Cimarron Rose

Hallieís Hero

Jake's Angel

Sawyerís Special Delivery

 
The Rancherís Second Chance
by Nicole Foster
(Silh. Spec. Ed. # 1841, $4.99, PG) ISBN 0-373-24841-5
**
If you can buy that two people could grow up and be together since they were kids, only to separate when it was time to go to college, and then for thirteen years they donít see or hear about the other, only to reunite and still be in love, then you can believe this story and probably will enjoy it. Of course, you have to like a hero who is often morose and is more than just a little reticent to show his feelings. And you have to like heroines who keep coming back for more, despite the pain associated with the rejections. The Rancherís Second Chance wonít be for everyone.

Julene Santiago is the daughter of the veterinarian in Luna Hermosa and she expected to follow in his footsteps. But she was in love with Rafe Garrett, the half-Native American adopted son of Jed Garrett, who owns the largest spread in the area. Rafeís parents died in an accident and Jed adopted the son of his ranch foreman. But neither of their parents approved of the match (why is never quite explained) and after one night of making love when they were 18, they went their separate ways with lots of hurt feelings. Jule went to school and started her career. She never really dated and never really had any type of relationship in all those years. Rafe stayed at the ranch, pretty much shutting himself off from most people, including his three half-brothers. He too, had no real relationships and still loves Jule, although he will never admit it.

Now she is back to take over for her father, who has a broken hip. One of his primary patients is Rafe and his herd of bison, who have been plagued by some type of sickness. Jule and Rafe work to save the herd, while trying to ignore their still tender feelings for the other. There are complications galore, including Rafeís American Indian family, his love/hate relationship with Jed and his brothers, Juleís parental disapproval of her relationship with Rafe and Rafeís feeling of thinking he is never good enough for Jule.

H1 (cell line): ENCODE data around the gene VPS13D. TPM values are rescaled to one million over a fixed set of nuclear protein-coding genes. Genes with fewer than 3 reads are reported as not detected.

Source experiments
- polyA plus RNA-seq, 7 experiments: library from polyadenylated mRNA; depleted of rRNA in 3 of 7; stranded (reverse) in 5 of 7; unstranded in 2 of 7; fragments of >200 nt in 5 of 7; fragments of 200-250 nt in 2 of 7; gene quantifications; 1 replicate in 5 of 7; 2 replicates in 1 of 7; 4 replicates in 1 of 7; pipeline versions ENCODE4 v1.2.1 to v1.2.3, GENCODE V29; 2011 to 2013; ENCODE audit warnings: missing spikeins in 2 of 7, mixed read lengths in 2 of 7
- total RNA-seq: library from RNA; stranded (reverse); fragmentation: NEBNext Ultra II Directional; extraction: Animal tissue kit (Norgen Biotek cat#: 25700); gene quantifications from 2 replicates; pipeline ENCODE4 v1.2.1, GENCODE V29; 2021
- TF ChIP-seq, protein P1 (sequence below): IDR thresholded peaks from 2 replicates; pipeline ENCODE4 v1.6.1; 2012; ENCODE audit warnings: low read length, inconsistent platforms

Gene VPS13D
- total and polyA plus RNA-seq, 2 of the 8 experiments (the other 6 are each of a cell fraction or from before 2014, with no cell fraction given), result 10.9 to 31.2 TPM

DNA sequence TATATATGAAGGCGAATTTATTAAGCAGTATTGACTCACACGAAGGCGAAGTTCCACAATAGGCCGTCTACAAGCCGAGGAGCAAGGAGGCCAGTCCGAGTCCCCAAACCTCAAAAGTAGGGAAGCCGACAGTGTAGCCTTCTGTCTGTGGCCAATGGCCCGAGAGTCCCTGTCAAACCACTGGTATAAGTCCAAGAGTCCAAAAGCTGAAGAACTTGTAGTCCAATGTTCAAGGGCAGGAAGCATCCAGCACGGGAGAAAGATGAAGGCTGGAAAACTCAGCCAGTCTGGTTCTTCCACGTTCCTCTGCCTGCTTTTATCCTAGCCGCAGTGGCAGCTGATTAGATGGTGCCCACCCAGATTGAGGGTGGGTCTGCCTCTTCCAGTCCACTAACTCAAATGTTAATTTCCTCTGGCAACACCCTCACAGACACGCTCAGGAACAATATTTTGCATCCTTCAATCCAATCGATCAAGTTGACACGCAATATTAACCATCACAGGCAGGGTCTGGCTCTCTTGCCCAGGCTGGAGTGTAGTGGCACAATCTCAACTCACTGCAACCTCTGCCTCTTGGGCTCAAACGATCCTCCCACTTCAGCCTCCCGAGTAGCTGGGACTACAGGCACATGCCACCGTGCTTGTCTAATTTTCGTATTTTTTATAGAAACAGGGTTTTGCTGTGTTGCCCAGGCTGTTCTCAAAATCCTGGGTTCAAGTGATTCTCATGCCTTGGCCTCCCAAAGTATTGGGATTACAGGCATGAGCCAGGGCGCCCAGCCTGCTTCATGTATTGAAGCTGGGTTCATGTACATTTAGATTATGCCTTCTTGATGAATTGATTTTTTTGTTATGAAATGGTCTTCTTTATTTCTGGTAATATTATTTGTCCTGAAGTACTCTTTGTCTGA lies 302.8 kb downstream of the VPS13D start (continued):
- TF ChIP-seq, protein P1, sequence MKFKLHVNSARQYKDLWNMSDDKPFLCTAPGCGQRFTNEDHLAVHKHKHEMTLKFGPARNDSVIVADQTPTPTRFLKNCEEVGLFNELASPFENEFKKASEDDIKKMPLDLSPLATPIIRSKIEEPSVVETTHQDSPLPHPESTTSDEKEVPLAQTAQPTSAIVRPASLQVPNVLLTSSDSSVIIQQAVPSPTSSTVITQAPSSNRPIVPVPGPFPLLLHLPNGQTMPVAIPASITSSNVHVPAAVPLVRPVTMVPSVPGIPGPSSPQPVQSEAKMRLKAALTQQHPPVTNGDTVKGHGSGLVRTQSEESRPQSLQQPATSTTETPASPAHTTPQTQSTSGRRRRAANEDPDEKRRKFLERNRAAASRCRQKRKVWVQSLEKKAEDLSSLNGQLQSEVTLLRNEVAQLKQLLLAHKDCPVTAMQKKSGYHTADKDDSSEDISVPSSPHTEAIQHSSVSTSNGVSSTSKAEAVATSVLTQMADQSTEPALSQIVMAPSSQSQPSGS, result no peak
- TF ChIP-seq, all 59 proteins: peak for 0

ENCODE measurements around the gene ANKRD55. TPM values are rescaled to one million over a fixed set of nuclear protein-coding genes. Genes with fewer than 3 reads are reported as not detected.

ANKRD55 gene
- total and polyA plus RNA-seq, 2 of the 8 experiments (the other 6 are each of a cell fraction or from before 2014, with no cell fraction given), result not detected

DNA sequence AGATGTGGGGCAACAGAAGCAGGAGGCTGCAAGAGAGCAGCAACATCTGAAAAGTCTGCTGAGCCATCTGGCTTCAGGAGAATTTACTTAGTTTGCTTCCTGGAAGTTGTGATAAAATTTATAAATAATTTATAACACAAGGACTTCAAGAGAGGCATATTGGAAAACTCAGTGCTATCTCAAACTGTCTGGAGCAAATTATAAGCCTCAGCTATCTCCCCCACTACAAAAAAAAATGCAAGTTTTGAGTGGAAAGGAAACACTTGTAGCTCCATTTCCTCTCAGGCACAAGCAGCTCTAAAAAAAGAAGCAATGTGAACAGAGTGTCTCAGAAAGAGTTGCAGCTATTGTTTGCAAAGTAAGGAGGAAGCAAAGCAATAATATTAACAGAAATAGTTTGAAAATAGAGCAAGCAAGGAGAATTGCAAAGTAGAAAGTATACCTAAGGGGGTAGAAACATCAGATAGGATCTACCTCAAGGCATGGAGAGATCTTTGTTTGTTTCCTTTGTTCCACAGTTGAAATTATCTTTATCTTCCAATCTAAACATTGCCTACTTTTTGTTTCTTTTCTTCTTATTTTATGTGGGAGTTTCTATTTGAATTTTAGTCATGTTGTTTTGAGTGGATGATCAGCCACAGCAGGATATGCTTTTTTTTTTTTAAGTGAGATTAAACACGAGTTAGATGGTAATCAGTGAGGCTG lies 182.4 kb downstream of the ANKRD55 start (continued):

That is a lot of baggage to shuffle through and at times, the struggle seems forced. Rafe pushes Jule away for no real reason other than a sense of stubborn pride. Jule just keeps coming back for more. There are plenty of stops and starts in their feelings and they are not always kind to each other. There is backstory that seems missing, including the whole unhealthy relationship Jed has with all his sons and the history of how Rafe and his brothers became so estranged. This may have been covered in a previous installment, but it definitely leaves lots of questions here. Because there is a missing element, some of the more poignant moments of reconciliation lose their power.

Jule is hard to figure out. One minute she is a strong personality that garners admiration for all that she has accomplished. Then she is a wimp, almost begging Rafe to let her into his life. This unevenness in her character made it difficult to fully embrace her as a likeable heroine.

Rafe is a really tortured hero, but again, the why is missing in a lot of this. His whole relationship with his adopted father is paramount to why he feels about himself the way he does, and yet, it is very cursorily explored with any detail. It is like the authors (who share a pseudonym) forgot to give the reader some of the pertinent history. This lack makes Rafe almost cruel at times and it is hard to really like him, even when circumstances make one empathetic.

The Rancherís Second Chance is a mixed bag. There are parts of the story that are engaging, but the majority feels as if I had missed the first half of the melodrama.

--Shirley Lyons


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